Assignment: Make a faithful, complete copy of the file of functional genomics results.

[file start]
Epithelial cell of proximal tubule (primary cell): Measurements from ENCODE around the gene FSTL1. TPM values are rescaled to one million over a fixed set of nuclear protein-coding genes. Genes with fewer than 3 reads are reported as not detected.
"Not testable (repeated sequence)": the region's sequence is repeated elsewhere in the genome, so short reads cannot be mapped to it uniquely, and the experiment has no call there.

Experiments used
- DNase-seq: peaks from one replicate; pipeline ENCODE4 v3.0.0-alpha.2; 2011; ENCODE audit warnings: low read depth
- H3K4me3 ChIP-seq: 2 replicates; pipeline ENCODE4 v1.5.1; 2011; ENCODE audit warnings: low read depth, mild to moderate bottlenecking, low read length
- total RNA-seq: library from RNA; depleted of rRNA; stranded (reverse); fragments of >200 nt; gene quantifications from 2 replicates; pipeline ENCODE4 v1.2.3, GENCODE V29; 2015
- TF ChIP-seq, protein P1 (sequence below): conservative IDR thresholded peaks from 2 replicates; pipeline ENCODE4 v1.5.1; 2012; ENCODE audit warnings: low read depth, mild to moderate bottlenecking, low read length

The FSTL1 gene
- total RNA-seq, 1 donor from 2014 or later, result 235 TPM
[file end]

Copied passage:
Epithelial cell of proximal tubule (primary cell): Measurements from ENCODE around the gene FSTL1. TPM values are rescaled to one million over a fixed set of nuclear protein-coding genes. Genes with fewer than 3 reads are reported as not detected.
"Not testable (repeated sequence)": the region's sequence is repeated elsewhere in the genome, so short reads cannot be mapped to it uniquely, and the experiment has no call there.

Experiments used
- DNase-seq: peaks from one replicate; pipeline ENCODE4 v3.0.0-alpha.2; 2011; ENCODE audit warnings: low read depth
- H3K4me3 ChIP-seq: 2 replicates; pipeline ENCODE4 v1.5.1; 2011; ENCODE audit warnings: low read depth, mild to moderate bottlenecking, low read length
- total RNA-seq: library from RNA; depleted of rRNA; stranded (reverse); fragments of >200 nt; gene quantifications from 2 replicates; pipeline ENCODE4 v1.2.3, GENCODE V29; 2015
- TF ChIP-seq, protein P1 (sequence below): conservative IDR thresholded peaks from 2 replicates; pipeline ENCODE4 v1.5.1; 2012; ENCODE audit warnings: low read depth, mild to moderate bottlenecking, low read length

The FSTL1 gene
- total RNA-seq, 1 donor from 2014 or later, result 235 TPM